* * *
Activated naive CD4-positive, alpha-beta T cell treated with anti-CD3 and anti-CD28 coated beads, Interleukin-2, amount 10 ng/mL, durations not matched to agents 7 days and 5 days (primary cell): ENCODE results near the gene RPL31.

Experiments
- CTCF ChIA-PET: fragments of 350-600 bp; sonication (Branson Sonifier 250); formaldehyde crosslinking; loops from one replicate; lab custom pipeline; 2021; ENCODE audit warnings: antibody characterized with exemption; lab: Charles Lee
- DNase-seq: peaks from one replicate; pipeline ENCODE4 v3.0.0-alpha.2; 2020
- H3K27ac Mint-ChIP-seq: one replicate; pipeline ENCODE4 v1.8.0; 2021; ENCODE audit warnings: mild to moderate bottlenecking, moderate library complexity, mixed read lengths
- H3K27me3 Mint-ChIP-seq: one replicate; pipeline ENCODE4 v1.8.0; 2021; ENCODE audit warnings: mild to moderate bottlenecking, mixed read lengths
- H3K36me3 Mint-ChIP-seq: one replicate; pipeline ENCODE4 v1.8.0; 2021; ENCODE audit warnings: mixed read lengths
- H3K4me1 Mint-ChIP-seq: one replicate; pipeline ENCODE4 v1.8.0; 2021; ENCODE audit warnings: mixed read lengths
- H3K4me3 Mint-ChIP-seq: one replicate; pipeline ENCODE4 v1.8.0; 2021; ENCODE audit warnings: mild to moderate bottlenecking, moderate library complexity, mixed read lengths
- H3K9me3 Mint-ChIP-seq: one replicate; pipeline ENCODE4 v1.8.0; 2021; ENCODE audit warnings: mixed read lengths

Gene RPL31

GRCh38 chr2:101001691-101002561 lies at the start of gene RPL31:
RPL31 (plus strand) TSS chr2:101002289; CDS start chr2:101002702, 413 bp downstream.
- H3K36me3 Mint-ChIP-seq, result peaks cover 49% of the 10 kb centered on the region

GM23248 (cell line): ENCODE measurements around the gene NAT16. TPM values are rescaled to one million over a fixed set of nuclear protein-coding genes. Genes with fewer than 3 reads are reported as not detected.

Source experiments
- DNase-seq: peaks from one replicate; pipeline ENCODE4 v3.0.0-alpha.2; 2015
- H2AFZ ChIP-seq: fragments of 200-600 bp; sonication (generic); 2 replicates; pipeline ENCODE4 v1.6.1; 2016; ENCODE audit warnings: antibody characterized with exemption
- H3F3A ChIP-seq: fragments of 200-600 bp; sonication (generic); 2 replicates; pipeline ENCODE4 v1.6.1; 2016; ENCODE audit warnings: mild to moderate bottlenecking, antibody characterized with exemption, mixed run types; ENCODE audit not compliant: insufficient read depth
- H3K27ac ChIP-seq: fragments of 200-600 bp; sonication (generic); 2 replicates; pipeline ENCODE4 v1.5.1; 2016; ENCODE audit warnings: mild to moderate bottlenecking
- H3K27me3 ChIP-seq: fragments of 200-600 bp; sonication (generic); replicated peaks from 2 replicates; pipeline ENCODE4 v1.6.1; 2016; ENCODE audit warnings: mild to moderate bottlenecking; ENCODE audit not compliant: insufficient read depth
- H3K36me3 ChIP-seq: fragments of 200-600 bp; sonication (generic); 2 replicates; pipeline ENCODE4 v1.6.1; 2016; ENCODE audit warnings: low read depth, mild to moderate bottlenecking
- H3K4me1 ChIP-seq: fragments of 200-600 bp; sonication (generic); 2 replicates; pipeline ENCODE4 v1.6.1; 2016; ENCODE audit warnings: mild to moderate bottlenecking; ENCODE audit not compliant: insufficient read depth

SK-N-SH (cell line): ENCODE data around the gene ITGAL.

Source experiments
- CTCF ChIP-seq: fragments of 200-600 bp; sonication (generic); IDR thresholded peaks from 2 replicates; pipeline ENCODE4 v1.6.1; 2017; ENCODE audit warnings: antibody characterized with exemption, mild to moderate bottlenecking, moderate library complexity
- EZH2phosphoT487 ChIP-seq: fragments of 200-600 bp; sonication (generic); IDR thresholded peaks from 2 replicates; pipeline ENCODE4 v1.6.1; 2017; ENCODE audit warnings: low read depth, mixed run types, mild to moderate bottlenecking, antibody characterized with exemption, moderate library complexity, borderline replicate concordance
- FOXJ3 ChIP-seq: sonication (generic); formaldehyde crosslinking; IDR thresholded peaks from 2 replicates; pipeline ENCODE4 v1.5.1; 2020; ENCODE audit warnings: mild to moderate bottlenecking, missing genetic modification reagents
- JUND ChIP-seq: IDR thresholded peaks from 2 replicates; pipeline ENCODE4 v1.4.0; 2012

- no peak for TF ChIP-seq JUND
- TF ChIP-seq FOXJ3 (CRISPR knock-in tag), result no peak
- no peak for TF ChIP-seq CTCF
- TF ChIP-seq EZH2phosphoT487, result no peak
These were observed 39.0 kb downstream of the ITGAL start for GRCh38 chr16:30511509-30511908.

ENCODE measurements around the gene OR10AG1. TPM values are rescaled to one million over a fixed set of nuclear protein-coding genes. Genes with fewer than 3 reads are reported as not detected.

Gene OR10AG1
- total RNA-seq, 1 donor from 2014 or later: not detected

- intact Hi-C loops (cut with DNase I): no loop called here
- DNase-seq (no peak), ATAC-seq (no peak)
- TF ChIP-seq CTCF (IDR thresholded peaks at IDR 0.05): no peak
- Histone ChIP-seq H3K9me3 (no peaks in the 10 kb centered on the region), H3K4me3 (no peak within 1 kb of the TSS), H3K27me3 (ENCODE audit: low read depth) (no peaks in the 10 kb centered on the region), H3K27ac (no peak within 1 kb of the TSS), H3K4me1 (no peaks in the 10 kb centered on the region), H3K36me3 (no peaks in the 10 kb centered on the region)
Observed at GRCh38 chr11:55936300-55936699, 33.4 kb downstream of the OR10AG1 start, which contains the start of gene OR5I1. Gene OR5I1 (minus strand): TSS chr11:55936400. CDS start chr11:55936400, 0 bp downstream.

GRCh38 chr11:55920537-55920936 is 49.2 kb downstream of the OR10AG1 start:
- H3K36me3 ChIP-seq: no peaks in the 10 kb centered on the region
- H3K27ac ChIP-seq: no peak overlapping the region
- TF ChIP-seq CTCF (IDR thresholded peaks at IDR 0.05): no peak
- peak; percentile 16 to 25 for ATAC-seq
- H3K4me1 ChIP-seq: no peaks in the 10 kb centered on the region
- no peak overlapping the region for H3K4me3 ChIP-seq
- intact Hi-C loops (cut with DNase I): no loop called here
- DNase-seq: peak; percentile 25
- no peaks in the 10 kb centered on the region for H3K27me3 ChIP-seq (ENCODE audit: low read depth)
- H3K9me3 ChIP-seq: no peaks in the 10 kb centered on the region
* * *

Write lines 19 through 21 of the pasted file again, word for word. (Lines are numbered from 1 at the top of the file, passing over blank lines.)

- H3F3A ChIP-seq: fragments of 200-600 bp; sonication (generic); 2 replicates; pipeline ENCODE4 v1.6.1; 2016; ENCODE audit warnings: mild to moderate bottlenecking, antibody characterized with exemption, mixed run types; ENCODE audit not compliant: insufficient read depth
- H3K27ac ChIP-seq: fragments of 200-600 bp; sonication (generic); 2 replicates; pipeline ENCODE4 v1.5.1; 2016; ENCODE audit warnings: mild to moderate bottlenecking
- H3K27me3 ChIP-seq: fragments of 200-600 bp; sonication (generic); replicated peaks from 2 replicates; pipeline ENCODE4 v1.6.1; 2016; ENCODE audit warnings: mild to moderate bottlenecking; ENCODE audit not compliant: insufficient read depth